Support All About Jazz

All About Jazz needs your help and we have a deal. Pay $20 and we'll hide those six pesky Google ads that appear on every page, plus this box and the slideout box on the right for a full year! You'll also fund website expansion.


I want to help
4

Buddy Tate: The Texas Tenor

Chris Mosey By

Sign in to view read count
Buddy Tate: The Texas Tenor When Herschel Evans died in 1939, Buddy Tate took his place in the Count Basie band. Basie used Tate's muscular, blues- based tenor as a foil to the lighter toned playing of Lester Young. Tate played with Basie for the next nine years fulfilling the same role with Young's successors, Don Byas, Illinois Jacquet, Lucky Thompson and Paul Gonsalves.

He went on to play with Hot Lips Page, was in singer Jimmy Rushing's backing band, and from 1953-1974 led the house band at New York's Celebrity Club.

Occasionally he would break off to tour Europe with other Basie alumni, most notably trumpeter Buck Clayton (who always introduced him as, "Buddy Tate from Sherman, Texas.").

These recordings are from two European gigs the year after Tate finished at the Celebrity Club, the first with Spanish pianist Tete Montoliu and a Danish pick-up band in Copenhagen, the second, recorded at Antibes on the French Riviera, with that perpetual veteran Doc Cheatham on trumpet,Vic Dickenson on trombone and an American rhythm section featuring Johnny Guarnieri (ex Benny Goodman and Artie Shaw on piano).

You always knew where you were with Buddy Tate. He played blues-based, no-nonsense, hard-swinging jazz of the kind you simply don't get anymore and had a nice way with ballads too.

It was a sad day for jazz when he died on February 10 2001. This double album, replete with a comprehensive biographical note by Scott Yanow, is a fine example of Tate's work in his later years. He was 62 when these tracks were recorded but swung like a man half that age.

The first CD—easily the most interesting of the two— opens with "Stompin' At The Savoy," harking back to Tate's dates with a Benny Goodman small group in the 1970s. Tate gets on surprisingly well with bop-influenced Montoliu and the Danish rhythm section cope manfully, though violinist Finn Ziegler is a trifle surplus to requirements.

There follows a marvellous version of "Body And Soul," a tribute by Tate to his mentor, Coleman Hawkins, with, perhaps, a sidelong glance at Benny Carter here and there.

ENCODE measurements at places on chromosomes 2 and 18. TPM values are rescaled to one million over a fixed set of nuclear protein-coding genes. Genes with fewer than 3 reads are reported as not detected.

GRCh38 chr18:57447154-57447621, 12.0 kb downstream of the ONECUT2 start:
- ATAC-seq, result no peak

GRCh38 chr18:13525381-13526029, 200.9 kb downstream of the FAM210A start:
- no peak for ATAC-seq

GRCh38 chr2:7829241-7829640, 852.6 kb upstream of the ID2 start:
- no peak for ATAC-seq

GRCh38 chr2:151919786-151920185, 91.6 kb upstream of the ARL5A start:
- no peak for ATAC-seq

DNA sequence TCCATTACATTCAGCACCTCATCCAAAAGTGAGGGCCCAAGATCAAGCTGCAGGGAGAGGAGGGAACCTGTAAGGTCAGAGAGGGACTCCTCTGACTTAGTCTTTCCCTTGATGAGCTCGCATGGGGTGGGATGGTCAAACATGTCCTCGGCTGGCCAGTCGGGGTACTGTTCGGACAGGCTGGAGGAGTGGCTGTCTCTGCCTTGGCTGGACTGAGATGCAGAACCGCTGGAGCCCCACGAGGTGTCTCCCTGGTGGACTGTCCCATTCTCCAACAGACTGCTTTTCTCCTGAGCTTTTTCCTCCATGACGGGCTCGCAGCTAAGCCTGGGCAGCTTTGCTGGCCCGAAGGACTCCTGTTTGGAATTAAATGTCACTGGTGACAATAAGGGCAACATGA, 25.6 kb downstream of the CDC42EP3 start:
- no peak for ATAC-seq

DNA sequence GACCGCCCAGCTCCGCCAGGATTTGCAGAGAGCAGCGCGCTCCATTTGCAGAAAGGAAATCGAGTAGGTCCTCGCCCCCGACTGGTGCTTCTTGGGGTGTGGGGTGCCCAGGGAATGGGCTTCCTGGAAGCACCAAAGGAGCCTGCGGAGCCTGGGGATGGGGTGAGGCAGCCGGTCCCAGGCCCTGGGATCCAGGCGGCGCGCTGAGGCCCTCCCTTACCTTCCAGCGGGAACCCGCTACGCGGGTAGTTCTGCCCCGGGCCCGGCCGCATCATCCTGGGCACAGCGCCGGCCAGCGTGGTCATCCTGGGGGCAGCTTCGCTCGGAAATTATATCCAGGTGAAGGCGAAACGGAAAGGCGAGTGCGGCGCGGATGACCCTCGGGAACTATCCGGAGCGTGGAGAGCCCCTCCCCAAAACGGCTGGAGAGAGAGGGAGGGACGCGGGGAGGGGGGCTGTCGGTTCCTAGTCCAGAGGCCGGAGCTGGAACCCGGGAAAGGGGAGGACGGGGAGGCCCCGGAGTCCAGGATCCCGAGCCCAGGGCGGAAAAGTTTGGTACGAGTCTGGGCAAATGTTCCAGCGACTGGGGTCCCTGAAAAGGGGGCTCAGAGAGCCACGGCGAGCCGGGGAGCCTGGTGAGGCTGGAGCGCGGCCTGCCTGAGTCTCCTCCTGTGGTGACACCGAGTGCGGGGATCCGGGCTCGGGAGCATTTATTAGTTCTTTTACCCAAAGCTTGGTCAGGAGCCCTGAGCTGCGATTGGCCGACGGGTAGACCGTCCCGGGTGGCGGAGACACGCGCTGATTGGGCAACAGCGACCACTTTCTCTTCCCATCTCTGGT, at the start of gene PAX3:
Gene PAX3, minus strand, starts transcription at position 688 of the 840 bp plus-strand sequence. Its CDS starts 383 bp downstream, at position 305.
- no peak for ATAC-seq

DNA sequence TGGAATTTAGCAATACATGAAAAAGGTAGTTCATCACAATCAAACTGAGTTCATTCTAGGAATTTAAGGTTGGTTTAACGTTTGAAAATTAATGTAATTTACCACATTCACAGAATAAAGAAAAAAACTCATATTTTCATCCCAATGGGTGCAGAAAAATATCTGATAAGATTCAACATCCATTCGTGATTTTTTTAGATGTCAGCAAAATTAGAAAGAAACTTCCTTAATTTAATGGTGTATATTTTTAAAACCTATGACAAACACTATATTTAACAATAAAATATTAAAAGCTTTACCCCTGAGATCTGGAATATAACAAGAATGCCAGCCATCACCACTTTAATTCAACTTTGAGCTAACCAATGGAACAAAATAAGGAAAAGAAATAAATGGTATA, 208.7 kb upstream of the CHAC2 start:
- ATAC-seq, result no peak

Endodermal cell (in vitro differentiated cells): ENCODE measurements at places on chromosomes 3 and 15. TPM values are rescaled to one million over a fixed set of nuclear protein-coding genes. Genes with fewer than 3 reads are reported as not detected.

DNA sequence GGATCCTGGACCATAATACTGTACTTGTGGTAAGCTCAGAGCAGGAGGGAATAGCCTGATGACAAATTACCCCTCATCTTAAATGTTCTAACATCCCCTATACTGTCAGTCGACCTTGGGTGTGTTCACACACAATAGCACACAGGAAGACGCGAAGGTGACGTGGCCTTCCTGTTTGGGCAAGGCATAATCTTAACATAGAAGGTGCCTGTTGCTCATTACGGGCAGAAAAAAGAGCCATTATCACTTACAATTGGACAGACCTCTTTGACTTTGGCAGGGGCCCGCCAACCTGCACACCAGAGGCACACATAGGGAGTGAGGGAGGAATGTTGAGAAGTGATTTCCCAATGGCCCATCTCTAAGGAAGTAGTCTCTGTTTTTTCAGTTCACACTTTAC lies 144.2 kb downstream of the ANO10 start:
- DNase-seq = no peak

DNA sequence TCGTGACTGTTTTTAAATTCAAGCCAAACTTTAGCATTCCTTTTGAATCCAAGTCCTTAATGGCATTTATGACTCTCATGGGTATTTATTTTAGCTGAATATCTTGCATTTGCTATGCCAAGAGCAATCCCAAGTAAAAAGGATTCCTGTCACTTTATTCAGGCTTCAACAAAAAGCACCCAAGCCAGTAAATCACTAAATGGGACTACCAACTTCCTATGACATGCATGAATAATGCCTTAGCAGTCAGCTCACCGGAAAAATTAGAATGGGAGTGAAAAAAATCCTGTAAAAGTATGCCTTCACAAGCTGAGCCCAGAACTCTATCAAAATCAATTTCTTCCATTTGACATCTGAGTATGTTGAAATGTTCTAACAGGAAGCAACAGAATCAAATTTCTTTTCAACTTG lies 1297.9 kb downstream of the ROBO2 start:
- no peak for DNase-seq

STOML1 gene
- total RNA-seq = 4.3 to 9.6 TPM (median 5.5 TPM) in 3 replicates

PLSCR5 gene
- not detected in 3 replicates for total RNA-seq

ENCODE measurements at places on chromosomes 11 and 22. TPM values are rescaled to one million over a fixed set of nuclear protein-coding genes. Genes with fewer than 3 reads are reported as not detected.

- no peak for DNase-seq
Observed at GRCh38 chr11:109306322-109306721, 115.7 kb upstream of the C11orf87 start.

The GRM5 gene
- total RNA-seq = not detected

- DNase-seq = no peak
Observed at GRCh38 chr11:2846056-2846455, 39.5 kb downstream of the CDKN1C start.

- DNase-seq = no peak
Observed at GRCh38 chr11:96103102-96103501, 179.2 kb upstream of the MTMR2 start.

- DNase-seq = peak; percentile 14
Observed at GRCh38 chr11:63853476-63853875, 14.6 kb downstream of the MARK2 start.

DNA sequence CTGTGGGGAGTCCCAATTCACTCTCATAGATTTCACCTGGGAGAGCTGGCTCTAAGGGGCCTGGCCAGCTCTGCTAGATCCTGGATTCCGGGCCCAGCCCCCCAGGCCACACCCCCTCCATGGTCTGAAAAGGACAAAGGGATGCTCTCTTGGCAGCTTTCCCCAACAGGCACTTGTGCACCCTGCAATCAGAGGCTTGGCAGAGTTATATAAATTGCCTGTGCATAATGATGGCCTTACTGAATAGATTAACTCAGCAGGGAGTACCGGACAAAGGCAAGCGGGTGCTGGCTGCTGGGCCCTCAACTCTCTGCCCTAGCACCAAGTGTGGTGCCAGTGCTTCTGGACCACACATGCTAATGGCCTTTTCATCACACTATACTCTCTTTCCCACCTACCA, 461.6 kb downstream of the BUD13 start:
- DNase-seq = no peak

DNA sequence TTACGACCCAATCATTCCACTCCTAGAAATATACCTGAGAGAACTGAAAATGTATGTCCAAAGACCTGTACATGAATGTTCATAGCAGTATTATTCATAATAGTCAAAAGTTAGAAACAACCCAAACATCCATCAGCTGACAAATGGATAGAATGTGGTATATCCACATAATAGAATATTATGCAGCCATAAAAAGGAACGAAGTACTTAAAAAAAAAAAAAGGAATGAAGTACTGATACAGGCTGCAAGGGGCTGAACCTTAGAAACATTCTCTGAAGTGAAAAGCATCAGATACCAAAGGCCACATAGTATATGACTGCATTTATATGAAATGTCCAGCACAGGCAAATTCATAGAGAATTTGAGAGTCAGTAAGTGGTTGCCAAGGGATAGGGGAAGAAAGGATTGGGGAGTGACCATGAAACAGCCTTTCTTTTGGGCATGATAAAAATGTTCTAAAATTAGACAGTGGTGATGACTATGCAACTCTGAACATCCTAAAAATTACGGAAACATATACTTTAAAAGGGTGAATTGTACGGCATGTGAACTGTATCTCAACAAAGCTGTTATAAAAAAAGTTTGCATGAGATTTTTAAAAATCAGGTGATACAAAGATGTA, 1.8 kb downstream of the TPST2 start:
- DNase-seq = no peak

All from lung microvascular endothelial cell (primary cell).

On "Buddy's Blues," Tate even sings some rather obscene lyrics. Montoliu takes a particularly exciting and inventive break on a great, 17 minutes-plus take of Duke Ellington's "In A Mellotone."

The second album features Tate in a more typical swing, or mainstream setting, saluting his old boss, Count Basie, with two rollicking versions of "Jive at Five." There are also two takes of Gershwin's "Somebody Loves Me" and "Constantly," an original by Dickenson, with the ever-young Cheatham taking a vocal.

It's all good, solidly swinging stuff but—unlike the first album— marred just a little by predictability. Guarnieri plays well but lacks the flare and fire of Montoliu and Dickenson is sometimes a wee bit too tailgate for comfort.

All in all, a highly enjoyable chance to listen once more to one of the greats of the jazz Second Division: Buddy Tate, from Sherman, Texas.


Track Listing: CD1: Stompin’ At The Savoy; Body And Soul; Buddy’s Blues; Broadway; Just You, Just Me; In A Mellotone; I Surrender Dear. CD2: Jive At Five; There Goes My Heart; Somebody Loves Me; Sweethearts On Parade; I Got A Right To Sing The Blues; Constantly; I Never Knew; Somebody Loves Me (alt take); Jive At Five (alt take).

Personnel: CD 1: Buddy Tate: tenor saxophone: Tete Montoliu: piano; Finn Ziegler: violin; Bo Stief: bass; Sven-Erik Nørregaard: drums. CD 2: Buddy Tate: tenor saxophone; Doc Cheatham: trumpet; Vic Dickenson: trombone; Johnny Guarnieri: piano; George Duvivier: bass; Oliver Jackson: drums.

Year Released: 2014 | Record Label: Storyville Records | Style: Big Band


Related Video

Shop

CD/LP/Track Review
Roads Less Travelled
CD/LP/Track Review
Read more articles
Sound Design 6
Bizarre Planet Entertainment
2013
buy
Swinging Scorpio
Bizarre Planet Entertainment
2003
buy
Long Tall Tenor
Bizarre Planet Entertainment
1986
buy
Buddy Tate / Hard...
Bizarre Planet Entertainment
1984
buy
Louis Armstrong Louis Armstrong
trumpet
Sonny Stitt Sonny Stitt
saxophone
Ben Webster Ben Webster
sax, tenor
Coleman Hawkins Coleman Hawkins
sax, tenor
Branford Marsalis Branford Marsalis
saxophone
Bob Mintzer Bob Mintzer
saxophone
Ike Quebec Ike Quebec
sax, tenor
Lucky Thompson Lucky Thompson
saxophone
Pee Wee Russell Pee Wee Russell
clarinet
Justo Almario Justo Almario
saxophone

More Articles

Post a comment

comments powered by Disqus

All About Vince Guaraldi!

An exclusive opportunity for All About Jazz readers to participate in the celebration of a jazz legend.